Last week, a top NHS gynaecologist warned that women hoping to conceive should try for a baby before reaching 30 to stop a ‘fertility time bomb’.
Citing the stat that one in six couples struggling to conceive, Professor Geeta Nargund wrote, ‘Ideally, if a woman is ready for a child, she should start trying by the time she is 30. She should consider having a child early because as a woman gets older, her fertility declines sharply.’
Image: Solange Knowles gave birth to her son Daniel Julez J. Smith, Jr when she was 18 | Getty
In fairness, I don’t think Nargund was trying to be particularly provocative or judgemental here (her comments were made in a letter that was leaked) but the media’s coverage of the story was predictably catastrophic and fraught with panic about women’s plummeting fertility! And barren wombs!
Having had my first baby last year at the age of 30, I was very much at the tipping point in terms of the early enough/too late argument. In fact, according to Professor Nargund, I got there just in the nick of time. Phew! I do find it funny that when my Mum had her first baby, my brother, in 1981, the midwife referred to her as an ‘elderly primigravida’ (woman pregnant for the first time) and she was only 27. So maybe the viewpoint hasn’t got worse, it’s just got louder.
I was lucky enough to get pregnant relatively quickly, something I never take for granted, but I could have done without the extra pressure that came from this kind of alarmist coverage. No woman is immune to the barrage of scaremongering and judgement that circulates in the media and society as a whole. It’s relentless. As with so many issues where women are the subject of scrutiny – body, sex, careers, fashion, the list goes on – this is surely a question of choice. If a woman wants to wait to have children to pursue her career or until she has more money or because she damn well feels like it, then let her.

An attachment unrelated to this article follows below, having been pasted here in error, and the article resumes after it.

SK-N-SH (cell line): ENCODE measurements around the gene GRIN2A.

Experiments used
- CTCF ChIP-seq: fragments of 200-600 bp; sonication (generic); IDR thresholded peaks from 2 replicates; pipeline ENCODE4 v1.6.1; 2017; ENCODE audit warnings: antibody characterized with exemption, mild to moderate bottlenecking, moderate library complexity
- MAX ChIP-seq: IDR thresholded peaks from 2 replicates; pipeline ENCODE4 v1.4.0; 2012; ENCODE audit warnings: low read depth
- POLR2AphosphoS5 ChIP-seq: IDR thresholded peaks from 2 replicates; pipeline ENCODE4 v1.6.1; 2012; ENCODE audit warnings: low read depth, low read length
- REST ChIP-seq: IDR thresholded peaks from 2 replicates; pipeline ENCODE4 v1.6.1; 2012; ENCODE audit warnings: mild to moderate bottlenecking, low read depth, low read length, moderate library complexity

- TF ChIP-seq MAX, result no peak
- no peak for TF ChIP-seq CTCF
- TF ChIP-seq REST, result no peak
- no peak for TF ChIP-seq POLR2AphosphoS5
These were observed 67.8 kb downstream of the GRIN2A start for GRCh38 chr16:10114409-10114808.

Studies have shown that the quality of sperm decreases at the age of 35 but no one’s shouting about that from the rooftops or bullying men into having kids before they’re good and ready.
And there’s more. Amazingly, Jean Twenge, a psychologist at San Diego State University discovered that the scary stat about one in three women over the age of 35 not conceiving after a year of trying is based on ludicrously archaic research. ‘The data on which that statistic is based is from 1700s France. They put together all these church birth records and then came up with these statistics about how likely it was [someone would] get pregnant after certain ages.’ Shocking, right?
Here’s the thing. Pestering never made anyone want to do anything. Yes, the information should be out there (and up to date, please!) and any big decision should always be an informed one but badgering isn’t the answer.
Whether we have a baby at 20, 30, 40 or not at all, it’s a matter of personal preference. It’s really that simple.